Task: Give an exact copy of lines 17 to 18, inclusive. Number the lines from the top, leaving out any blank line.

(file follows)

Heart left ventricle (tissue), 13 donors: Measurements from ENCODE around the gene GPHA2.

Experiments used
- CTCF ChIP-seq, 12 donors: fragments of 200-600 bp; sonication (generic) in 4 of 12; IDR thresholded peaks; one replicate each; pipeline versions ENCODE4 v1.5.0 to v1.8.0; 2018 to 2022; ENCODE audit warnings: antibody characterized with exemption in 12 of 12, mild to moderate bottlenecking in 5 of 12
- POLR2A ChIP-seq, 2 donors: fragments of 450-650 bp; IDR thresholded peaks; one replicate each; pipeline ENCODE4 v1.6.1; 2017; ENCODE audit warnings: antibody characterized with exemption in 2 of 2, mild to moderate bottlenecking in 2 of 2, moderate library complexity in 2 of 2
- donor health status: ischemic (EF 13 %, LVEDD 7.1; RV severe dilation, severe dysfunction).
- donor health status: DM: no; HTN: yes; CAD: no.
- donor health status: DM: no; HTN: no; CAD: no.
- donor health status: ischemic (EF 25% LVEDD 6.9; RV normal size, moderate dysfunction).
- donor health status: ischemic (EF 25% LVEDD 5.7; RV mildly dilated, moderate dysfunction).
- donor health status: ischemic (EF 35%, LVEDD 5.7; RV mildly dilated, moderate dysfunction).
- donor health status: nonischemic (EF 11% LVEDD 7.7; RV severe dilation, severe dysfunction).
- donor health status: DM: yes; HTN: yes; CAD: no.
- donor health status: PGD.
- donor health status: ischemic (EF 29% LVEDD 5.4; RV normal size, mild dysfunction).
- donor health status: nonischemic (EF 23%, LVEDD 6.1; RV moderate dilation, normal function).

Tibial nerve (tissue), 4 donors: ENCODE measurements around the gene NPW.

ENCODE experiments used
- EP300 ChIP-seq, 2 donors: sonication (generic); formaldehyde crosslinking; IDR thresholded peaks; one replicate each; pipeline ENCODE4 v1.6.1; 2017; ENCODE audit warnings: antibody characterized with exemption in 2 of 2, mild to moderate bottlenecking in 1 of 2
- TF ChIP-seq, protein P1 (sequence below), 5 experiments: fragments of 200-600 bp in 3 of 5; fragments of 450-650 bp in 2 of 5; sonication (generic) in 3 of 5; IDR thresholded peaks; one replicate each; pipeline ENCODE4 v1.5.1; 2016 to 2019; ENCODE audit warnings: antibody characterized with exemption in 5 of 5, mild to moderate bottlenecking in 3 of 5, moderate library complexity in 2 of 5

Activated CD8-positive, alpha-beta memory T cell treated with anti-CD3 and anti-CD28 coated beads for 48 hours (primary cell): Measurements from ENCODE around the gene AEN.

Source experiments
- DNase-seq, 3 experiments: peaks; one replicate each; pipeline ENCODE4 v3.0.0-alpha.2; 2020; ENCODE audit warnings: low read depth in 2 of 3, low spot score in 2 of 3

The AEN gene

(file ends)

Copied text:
ENCODE experiments used
- EP300 ChIP-seq, 2 donors: sonication (generic); formaldehyde crosslinking; IDR thresholded peaks; one replicate each; pipeline ENCODE4 v1.6.1; 2017; ENCODE audit warnings: antibody characterized with exemption in 2 of 2, mild to moderate bottlenecking in 1 of 2